In his dissent, Justice Clarence Thomas noted that 25 other jurisdictions—22 states, 2 territories, and the District of Columbia—currently rely on similar arrangements to produce their annotated state codes. "The creators of annotations are incentivized by the copyright laws to produce a desirable product," Thomas argues, musing that "perhaps to the detriment of all, many states will stop producing annotated codes altogether."

In its 2019 amicus brief, lawyers for LexisNexis said exactly that. "LexisNexis devoted countless hours to creating the Annotations for Georgia, putting in precisely the type of creative, labor-intensive effort that the Copyright Clause and the Copyright Act seek to encourage and protect," the brief states. "If Georgia’s copyright is destroyed and LexisNexis thereby loses its exclusive right to sell the Annotations, LexisNexis will no longer create those Annotations unless Georgia pays for this work, likely with taxpayer funds."

“The animating principle behind the government edicts doctrine is that no one can own the law,” Roberts writes in the majority opinion.

Which is exactly how it should be, Public Resource argued in its 2019 brief urging the Supreme Court to take up the case. "Georgia made the decision to farm out preparation of the OCGA to Lexis, not to pay Lexis for its work, and to keep the copyright for itself," the brief states, arguing that Georgia effectively "manufactured its own exclusive right in a work" by refusing to pay a contractor for it. "The state could ensure the publication of the OCGA by creating it using its own staff, or by paying Lexis the way it pays innumerable other third parties."

Indeed, writing for the majority Roberts evoked a public legal and legislative arena more complicated than incentivized by copyright.

"If Georgia were correct, then unless a State took the affirmative step of transferring its copyrights to the public domain, all of its judges’ and legislators’ non-binding legal works would be copyrighted. And citizens, attorneys, nonprofits, and private research companies would have to cease all copying, distribution, and display of those works or risk severe and potentially criminal penalties," Roberts pointed out, noting that unlike other intellectual property protections, like patents, copyrights are "instant and automatic," and can last well over a century.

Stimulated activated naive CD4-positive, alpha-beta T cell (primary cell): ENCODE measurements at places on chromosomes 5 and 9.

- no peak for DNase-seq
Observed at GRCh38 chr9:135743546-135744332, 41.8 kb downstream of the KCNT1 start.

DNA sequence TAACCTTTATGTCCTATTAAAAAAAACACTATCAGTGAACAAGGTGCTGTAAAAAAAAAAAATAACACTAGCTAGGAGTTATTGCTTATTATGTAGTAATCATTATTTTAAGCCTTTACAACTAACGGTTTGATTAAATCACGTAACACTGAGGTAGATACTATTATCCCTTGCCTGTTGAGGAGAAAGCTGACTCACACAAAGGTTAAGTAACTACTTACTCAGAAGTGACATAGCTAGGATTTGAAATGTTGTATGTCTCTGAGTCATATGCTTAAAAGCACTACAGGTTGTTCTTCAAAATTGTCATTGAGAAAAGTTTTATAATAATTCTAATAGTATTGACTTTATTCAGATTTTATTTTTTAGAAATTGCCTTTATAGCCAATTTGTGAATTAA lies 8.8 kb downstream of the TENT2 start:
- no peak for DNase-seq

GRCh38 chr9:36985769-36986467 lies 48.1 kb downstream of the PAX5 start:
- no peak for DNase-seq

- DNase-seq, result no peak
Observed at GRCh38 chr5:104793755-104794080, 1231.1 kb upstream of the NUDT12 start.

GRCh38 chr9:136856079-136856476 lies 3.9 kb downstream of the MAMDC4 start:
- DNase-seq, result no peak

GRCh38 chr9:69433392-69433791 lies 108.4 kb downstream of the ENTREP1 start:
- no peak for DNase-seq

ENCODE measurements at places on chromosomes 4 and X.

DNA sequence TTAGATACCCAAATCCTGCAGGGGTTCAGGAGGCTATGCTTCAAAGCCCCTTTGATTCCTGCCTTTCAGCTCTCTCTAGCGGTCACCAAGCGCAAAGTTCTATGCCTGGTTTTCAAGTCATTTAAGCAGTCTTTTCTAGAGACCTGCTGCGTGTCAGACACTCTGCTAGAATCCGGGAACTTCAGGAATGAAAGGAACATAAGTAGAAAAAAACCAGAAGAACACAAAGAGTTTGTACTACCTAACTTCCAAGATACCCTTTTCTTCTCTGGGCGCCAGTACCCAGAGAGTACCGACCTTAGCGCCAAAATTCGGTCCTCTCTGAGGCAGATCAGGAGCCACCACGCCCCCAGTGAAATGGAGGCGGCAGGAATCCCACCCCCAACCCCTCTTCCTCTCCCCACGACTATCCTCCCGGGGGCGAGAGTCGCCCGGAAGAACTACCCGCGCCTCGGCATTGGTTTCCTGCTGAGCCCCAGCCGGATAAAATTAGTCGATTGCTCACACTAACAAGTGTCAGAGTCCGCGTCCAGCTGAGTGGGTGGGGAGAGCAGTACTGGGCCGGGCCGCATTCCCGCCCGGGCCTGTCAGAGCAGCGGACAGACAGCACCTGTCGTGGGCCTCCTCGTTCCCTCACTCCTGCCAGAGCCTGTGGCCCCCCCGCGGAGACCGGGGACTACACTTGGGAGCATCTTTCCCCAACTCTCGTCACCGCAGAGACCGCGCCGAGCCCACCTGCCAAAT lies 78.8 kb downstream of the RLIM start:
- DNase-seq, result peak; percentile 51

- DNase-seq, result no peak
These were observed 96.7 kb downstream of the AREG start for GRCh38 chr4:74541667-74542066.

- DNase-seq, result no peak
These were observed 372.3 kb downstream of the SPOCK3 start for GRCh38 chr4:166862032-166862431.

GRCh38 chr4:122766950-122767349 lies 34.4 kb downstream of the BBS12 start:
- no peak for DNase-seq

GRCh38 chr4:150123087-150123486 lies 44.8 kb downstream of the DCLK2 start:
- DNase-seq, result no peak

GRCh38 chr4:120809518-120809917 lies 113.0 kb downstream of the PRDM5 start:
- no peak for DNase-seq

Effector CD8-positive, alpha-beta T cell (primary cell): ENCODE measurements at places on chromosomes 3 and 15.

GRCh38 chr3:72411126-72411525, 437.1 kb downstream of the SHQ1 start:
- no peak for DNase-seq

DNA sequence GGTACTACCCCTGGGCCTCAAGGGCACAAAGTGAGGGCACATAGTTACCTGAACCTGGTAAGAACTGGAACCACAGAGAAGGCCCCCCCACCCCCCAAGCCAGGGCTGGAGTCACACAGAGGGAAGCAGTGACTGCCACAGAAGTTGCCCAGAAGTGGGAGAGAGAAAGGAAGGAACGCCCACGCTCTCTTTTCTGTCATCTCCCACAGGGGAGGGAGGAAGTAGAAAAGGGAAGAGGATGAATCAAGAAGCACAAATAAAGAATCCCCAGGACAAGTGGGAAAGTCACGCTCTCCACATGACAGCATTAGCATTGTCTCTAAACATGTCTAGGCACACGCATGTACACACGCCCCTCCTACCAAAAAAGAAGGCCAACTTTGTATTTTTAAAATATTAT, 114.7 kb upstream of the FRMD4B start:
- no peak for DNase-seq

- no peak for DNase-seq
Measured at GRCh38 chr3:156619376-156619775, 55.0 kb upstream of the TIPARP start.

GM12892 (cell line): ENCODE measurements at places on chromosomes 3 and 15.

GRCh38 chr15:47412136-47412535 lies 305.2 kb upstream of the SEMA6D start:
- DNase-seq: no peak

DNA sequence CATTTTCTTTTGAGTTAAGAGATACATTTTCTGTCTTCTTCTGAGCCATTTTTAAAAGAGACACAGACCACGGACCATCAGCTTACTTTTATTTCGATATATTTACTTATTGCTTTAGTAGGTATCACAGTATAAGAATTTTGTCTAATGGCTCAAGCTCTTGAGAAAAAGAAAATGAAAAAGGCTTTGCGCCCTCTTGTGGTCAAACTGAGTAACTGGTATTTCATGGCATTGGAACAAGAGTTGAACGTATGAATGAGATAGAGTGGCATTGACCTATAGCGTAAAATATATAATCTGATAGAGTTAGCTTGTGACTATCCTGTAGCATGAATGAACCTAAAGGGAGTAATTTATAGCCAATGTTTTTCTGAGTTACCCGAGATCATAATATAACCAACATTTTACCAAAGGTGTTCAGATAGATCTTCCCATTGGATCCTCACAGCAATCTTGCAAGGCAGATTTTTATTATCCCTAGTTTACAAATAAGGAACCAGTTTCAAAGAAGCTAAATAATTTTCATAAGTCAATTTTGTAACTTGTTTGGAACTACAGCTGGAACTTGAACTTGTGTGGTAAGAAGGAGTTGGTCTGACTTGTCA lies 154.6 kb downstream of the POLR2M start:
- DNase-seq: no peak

The case was closely watched (including by the publisher and library communities) and drew numerous amicus briefs on both sides, including from the Copyright Alliance, which warned that a ruling in favor of Public Resource could "invalidate hundreds, if not thousands" copyrights owned by states, and upend a long-existing publication system.

"The economic reality is that states cannot afford to annotate their own laws," the Copyright Alliance stated in its 2019 brief. "And while authors will be harmed by losing their incentive to create statutory annotations, the ultimate harm will fall on the public."

On that potential scenario, the court punts the issue to Congress. "Georgia submits that, without copyright protection, Georgia and many other States will be unable to induce private parties like Lexis to assist in preparing affordable annotated codes for widespread distribution," Roberts writes. "That appeal to copyright policy, however, is addressed to the wrong forum. As Georgia acknowledges, 'it is generally for Congress, not the courts, to decide how best to pursue the Copyright Clause’s objectives.'"